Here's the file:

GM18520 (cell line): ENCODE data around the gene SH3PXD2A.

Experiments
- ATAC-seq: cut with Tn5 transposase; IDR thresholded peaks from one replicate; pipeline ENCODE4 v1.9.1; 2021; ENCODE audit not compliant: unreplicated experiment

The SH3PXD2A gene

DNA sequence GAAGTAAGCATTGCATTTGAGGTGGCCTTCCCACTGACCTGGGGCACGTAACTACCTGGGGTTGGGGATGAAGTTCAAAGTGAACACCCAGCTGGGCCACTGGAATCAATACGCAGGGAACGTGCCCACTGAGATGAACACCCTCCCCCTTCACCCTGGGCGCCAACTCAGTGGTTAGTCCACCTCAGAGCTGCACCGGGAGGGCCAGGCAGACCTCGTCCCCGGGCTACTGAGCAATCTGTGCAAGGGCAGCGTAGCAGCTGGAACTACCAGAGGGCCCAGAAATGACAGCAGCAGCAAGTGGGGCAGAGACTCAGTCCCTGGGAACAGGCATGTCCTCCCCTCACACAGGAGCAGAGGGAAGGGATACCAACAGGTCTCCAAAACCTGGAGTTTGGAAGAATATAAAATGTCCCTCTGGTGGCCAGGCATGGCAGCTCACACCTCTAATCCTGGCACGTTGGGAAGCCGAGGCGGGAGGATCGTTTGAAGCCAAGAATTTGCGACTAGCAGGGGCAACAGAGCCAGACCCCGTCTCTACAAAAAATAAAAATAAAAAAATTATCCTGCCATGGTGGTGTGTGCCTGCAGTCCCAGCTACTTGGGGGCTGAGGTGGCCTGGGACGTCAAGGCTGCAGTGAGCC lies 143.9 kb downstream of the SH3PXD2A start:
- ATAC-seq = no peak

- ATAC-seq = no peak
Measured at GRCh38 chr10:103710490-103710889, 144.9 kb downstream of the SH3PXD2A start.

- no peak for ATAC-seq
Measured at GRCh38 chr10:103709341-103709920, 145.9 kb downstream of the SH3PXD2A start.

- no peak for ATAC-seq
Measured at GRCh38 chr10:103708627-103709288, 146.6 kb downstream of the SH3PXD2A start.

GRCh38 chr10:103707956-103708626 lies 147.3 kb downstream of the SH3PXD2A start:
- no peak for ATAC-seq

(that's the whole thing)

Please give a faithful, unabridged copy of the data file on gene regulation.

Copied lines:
GM18520 (cell line): ENCODE data around the gene SH3PXD2A.

Experiments
- ATAC-seq: cut with Tn5 transposase; IDR thresholded peaks from one replicate; pipeline ENCODE4 v1.9.1; 2021; ENCODE audit not compliant: unreplicated experiment

The SH3PXD2A gene

DNA sequence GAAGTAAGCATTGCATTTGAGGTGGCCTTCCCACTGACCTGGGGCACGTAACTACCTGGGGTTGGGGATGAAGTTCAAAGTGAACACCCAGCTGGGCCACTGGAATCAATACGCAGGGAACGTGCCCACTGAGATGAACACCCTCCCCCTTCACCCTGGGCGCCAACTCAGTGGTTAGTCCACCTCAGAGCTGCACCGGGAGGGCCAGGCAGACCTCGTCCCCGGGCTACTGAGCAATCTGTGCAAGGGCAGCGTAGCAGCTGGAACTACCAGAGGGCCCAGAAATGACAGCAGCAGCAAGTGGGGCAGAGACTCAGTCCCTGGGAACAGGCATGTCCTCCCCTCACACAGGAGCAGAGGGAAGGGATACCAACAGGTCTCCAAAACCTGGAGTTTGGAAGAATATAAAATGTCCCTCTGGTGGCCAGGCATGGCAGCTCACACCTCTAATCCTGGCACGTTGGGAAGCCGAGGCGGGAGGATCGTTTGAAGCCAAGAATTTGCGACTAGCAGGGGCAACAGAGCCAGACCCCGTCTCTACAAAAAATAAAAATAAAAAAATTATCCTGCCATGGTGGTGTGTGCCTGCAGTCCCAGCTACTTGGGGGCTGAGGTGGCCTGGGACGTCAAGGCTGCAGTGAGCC lies 143.9 kb downstream of the SH3PXD2A start:
- ATAC-seq = no peak

- ATAC-seq = no peak
Measured at GRCh38 chr10:103710490-103710889, 144.9 kb downstream of the SH3PXD2A start.

- no peak for ATAC-seq
Measured at GRCh38 chr10:103709341-103709920, 145.9 kb downstream of the SH3PXD2A start.

- no peak for ATAC-seq
Measured at GRCh38 chr10:103708627-103709288, 146.6 kb downstream of the SH3PXD2A start.

GRCh38 chr10:103707956-103708626 lies 147.3 kb downstream of the SH3PXD2A start:
- no peak for ATAC-seq